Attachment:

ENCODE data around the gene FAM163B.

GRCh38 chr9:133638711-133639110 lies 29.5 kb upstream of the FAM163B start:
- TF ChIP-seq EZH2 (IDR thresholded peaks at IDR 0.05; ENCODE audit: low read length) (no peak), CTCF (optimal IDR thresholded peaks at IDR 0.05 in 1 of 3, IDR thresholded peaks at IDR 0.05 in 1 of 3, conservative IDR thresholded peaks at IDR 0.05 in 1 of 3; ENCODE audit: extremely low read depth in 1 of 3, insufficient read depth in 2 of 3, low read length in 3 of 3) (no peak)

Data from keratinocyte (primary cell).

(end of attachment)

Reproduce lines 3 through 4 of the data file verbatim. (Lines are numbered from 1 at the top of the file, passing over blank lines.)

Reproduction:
- TF ChIP-seq EZH2 (IDR thresholded peaks at IDR 0.05; ENCODE audit: low read length) (no peak), CTCF (optimal IDR thresholded peaks at IDR 0.05 in 1 of 3, IDR thresholded peaks at IDR 0.05 in 1 of 3, conservative IDR thresholded peaks at IDR 0.05 in 1 of 3; ENCODE audit: extremely low read depth in 1 of 3, insufficient read depth in 2 of 3, low read length in 3 of 3) (no peak)

Data from keratinocyte (primary cell).